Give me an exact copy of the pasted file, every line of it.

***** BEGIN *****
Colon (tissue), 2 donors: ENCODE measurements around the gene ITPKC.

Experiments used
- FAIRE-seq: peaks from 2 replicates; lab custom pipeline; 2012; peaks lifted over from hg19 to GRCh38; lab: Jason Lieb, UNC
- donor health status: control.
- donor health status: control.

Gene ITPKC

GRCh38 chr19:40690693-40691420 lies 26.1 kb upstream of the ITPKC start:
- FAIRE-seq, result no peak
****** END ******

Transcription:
Colon (tissue), 2 donors: ENCODE measurements around the gene ITPKC.

Experiments used
- FAIRE-seq: peaks from 2 replicates; lab custom pipeline; 2012; peaks lifted over from hg19 to GRCh38; lab: Jason Lieb, UNC
- donor health status: control.
- donor health status: control.

Gene ITPKC

GRCh38 chr19:40690693-40691420 lies 26.1 kb upstream of the ITPKC start:
- FAIRE-seq, result no peak